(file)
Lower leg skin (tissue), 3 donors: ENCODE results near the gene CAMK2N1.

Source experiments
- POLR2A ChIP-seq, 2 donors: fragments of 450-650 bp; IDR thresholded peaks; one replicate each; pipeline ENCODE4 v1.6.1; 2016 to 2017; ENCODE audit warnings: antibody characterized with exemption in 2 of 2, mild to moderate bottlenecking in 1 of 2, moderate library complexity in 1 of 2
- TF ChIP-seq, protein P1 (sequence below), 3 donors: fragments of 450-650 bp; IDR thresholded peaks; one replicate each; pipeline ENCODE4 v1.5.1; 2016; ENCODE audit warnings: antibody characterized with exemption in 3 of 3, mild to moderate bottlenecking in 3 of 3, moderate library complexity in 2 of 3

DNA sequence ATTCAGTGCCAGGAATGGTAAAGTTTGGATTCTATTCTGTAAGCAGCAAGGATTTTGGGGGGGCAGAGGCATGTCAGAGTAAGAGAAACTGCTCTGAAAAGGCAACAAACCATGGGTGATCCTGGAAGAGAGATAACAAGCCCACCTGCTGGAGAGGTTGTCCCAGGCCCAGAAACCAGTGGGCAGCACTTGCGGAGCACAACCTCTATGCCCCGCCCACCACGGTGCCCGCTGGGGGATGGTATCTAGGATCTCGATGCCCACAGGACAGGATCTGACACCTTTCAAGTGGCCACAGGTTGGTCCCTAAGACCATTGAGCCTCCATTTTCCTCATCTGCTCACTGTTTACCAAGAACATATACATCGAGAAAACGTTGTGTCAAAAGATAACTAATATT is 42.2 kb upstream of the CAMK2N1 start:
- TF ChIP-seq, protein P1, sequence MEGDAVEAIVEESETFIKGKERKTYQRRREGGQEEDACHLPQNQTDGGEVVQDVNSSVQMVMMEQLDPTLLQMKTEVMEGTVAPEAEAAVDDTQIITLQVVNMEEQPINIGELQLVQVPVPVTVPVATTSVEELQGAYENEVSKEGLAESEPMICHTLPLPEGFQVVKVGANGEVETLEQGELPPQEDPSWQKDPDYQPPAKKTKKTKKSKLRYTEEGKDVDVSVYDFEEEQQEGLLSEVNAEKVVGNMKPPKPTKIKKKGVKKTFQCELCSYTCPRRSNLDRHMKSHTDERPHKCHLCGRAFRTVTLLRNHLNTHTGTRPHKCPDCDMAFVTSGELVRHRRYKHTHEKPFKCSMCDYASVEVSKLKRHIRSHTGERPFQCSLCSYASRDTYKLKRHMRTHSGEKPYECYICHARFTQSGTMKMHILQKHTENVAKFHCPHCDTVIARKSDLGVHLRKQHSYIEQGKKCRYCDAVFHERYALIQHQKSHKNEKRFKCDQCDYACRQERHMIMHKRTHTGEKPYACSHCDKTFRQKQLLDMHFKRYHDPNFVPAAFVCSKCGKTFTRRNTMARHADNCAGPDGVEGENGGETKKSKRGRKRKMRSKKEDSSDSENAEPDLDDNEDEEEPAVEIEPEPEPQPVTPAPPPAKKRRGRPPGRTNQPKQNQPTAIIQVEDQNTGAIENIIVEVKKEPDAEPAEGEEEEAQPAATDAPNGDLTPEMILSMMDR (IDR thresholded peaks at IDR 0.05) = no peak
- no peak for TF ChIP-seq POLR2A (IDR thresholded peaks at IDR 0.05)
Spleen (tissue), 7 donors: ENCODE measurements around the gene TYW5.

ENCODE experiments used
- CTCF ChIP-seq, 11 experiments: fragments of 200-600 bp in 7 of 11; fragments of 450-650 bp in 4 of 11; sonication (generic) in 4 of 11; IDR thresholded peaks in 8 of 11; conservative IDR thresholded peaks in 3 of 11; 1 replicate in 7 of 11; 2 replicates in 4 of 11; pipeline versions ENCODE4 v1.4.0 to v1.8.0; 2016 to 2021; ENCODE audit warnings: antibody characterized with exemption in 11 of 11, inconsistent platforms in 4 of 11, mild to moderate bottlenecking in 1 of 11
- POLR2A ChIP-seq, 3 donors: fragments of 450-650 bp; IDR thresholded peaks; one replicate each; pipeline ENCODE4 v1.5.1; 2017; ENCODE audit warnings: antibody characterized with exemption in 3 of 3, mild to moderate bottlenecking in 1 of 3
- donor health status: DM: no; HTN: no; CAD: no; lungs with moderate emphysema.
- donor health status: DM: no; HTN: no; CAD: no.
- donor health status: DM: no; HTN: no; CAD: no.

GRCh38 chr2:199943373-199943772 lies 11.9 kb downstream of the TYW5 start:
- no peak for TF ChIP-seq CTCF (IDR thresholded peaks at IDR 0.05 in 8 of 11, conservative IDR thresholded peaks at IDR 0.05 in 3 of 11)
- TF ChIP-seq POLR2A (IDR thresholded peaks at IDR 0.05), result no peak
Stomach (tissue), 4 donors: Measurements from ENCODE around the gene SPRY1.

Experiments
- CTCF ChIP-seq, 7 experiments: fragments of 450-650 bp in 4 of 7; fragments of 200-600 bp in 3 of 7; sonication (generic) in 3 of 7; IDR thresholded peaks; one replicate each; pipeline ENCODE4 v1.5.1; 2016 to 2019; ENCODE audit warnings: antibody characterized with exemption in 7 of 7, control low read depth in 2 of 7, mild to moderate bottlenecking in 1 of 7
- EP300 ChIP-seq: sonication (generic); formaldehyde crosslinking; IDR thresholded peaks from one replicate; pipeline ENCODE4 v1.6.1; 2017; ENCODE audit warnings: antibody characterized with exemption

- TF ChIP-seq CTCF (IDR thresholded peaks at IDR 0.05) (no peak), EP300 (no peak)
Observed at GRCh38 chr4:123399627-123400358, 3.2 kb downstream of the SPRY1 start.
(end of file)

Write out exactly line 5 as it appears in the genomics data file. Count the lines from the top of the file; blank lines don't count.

DNA sequence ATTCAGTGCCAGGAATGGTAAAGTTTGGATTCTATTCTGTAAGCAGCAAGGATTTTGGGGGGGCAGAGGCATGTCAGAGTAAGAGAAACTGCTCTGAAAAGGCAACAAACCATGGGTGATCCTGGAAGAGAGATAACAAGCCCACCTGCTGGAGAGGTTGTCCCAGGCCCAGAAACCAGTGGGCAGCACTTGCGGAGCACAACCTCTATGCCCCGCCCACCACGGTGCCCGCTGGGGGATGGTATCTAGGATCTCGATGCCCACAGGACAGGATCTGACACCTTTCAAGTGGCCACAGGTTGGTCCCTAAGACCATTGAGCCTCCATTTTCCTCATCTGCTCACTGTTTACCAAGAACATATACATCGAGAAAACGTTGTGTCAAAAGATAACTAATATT is 42.2 kb upstream of the CAMK2N1 start: